Bad Five-line Poems for Fun — My Tribute to the Jesus Process

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by Tim Widowfield

Reproduction of an original painting by renowned science-fiction and fantasy illustrator Rowena http://www.rowenaart.com/. It depicts Dr. Isaac Asimov enthroned with symbols of his life’s work. (Photo credit: Wikipedia)

This post is just for fun

You probably already knew that Isaac Asimov loved limericks. I agree with him that by definition a limerick is a poem with five lines, in the metric form: AABBA, and that it must be dirty. OK, they can be simply “naughty,” but the dirtier, the better.

Hence, the following doggerel is nothing special. They aren’t “clean limericks,” since that’s an oxymoron. Nay, simply call them “bad five-line poems.”

Without further ado, here’s my poetic tribute to the towering intellects who blog write essays over at The New Toxonian.


That genius, R Joseph Hoffman,
Said “Oh, my, here’s a larf, man.
Despite my upbringing,
I’ve stooped to mud-slinging,
And now I can’t turn it off, man.”


A scholarly gent named Maurice,
Burst forth in creative release,
With arguments flung
In the original tongue,
His results were based on caprice.


Steph, who can seem a bit spacey,
Was shown evidence prima facie.
In a voice slightly nasal,
She gave her appraisal:
“Please wait while I ask Doctor Casey.”

The JP Trio

All hail the academicians,
Not guided by pride or ambitions.
Their historical Jesus
Has become processed cheeses,
Melted beyond recognitions.

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Tim Widowfield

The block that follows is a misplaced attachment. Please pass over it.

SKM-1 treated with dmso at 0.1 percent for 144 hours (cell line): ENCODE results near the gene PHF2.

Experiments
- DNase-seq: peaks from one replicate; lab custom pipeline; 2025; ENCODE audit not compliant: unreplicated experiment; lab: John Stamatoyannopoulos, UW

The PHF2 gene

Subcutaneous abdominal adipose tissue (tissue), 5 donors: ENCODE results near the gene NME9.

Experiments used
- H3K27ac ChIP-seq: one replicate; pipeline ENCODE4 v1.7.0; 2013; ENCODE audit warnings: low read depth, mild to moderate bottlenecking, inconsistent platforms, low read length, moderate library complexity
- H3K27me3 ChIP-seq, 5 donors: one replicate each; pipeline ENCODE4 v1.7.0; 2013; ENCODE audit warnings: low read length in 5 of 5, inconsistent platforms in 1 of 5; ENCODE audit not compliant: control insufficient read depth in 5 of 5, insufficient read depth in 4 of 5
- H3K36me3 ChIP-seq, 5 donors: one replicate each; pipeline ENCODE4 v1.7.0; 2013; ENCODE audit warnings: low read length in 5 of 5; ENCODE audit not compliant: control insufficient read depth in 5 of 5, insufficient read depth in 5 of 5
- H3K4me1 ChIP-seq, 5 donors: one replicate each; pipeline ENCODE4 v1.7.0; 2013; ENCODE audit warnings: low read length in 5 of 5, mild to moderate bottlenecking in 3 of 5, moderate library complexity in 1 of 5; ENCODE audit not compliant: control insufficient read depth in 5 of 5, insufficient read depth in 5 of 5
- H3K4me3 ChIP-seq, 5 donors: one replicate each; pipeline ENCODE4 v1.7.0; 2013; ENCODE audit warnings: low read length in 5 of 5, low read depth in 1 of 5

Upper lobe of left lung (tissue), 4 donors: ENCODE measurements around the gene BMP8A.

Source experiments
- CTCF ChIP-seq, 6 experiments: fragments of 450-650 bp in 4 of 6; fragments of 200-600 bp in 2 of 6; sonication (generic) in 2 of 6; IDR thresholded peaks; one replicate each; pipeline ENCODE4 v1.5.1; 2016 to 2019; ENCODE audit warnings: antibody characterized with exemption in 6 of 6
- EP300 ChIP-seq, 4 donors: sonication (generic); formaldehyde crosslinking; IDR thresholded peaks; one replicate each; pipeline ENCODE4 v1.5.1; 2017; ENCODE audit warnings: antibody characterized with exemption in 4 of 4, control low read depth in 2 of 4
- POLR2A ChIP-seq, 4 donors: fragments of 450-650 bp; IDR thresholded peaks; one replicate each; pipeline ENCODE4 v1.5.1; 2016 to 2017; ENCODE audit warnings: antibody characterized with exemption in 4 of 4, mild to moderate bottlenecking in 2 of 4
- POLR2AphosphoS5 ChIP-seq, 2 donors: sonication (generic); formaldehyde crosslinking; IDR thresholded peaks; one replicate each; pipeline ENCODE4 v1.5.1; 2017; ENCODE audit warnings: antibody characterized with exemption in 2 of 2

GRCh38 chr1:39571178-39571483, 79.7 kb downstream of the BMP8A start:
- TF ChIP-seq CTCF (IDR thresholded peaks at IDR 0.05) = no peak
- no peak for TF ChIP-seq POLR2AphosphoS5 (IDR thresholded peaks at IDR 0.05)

Tim is a retired vagabond who lives with his wife and multiple cats in a 20-year-old motor home. To read more about Tim, see our About page.

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9 thoughts on “Bad Five-line Poems for Fun — My Tribute to the Jesus Process”

  1. Stephanie, Casey and R.J.
    Held other’s opinions so lay
    With humour destroyed
    Their anger deployed
    They resorted to wild arjay-barjay*

    (* arjay-barjay is the Aramaic transliteration for argy-bargy, an ancient Scottish dialect word. Other rhyming words could have been used but this choice best fits my otherwise unsustainable thesis. The first recorded use of the word was in a newspaper crime report concerning a civilised discussion held over two bottles of whisky by a pair of West Highland gentleman over whether the Turin Shroud was so called because it got about a bit or to distinguish it from all the other shrouds which existed in the cathedrals of other Italian cities)

  2. All hail the New Oxonions!
    Guided by bile and opinions.

    Their Aramaic so obscure

    A disease with no sure cure,

    That they’re doomed to oblivion.

      1. I thought that they were, in essence, going to write the “book” that Erhman wishes he had written. Perhaps the foundation for this is proving to be more elusive than they first thought.

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